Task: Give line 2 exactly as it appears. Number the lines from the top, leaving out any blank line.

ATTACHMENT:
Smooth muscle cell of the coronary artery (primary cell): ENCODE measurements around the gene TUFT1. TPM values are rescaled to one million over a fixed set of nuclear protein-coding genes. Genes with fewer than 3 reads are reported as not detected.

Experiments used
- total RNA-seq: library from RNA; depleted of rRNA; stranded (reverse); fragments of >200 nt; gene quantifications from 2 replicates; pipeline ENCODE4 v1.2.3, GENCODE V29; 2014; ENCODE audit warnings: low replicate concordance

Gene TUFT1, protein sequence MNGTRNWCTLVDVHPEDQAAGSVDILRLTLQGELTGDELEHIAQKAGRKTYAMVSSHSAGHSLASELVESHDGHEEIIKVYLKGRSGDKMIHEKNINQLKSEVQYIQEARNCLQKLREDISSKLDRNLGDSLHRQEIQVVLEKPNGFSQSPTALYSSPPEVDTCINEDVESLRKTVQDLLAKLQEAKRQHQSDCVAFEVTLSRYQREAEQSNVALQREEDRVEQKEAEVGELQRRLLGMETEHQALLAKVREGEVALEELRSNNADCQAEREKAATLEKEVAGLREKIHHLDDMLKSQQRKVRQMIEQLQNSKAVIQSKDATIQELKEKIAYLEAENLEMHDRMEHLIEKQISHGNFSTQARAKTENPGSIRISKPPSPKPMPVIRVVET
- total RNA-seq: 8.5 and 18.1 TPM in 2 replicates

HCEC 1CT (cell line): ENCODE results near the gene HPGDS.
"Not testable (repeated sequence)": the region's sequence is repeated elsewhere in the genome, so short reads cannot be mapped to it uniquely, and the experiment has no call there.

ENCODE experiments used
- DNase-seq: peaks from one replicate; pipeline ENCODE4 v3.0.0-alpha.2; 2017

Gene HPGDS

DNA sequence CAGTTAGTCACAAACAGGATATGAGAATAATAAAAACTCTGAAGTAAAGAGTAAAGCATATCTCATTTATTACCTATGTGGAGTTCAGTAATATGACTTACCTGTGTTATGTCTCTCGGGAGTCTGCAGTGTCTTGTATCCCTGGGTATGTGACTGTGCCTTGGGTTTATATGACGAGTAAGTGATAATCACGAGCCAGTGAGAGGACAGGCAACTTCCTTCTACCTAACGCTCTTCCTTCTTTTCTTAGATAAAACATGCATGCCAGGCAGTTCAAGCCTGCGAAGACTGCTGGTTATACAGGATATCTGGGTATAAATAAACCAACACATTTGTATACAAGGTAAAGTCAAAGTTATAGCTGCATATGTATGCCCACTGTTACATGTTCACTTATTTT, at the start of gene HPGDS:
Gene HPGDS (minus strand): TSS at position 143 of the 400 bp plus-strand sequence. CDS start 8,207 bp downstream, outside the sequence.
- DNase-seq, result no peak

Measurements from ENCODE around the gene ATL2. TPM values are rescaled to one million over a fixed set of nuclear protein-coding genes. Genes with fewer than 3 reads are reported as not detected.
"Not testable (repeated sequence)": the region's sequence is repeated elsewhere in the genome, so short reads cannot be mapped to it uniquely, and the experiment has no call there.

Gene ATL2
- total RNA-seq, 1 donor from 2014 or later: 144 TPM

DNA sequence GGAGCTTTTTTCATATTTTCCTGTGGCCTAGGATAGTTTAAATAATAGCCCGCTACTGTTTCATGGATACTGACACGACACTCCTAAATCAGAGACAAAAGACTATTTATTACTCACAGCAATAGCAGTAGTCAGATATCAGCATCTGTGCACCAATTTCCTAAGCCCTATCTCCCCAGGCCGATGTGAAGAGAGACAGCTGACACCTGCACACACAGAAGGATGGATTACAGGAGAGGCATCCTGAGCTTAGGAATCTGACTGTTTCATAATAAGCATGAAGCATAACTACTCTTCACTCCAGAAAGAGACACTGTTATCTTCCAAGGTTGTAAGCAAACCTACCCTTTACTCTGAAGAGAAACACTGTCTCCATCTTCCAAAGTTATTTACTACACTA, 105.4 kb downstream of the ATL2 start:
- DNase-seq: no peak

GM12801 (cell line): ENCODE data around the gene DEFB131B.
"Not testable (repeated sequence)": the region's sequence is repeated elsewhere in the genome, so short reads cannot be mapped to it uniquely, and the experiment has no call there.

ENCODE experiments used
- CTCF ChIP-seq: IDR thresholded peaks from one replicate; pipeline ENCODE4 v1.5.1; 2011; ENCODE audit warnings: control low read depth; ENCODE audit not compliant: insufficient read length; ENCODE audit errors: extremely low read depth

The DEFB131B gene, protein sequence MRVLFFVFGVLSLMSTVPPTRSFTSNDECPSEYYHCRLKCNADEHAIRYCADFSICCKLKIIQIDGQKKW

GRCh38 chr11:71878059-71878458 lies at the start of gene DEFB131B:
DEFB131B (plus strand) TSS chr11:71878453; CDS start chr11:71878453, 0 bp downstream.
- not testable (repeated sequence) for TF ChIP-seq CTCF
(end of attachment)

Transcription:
Experiments used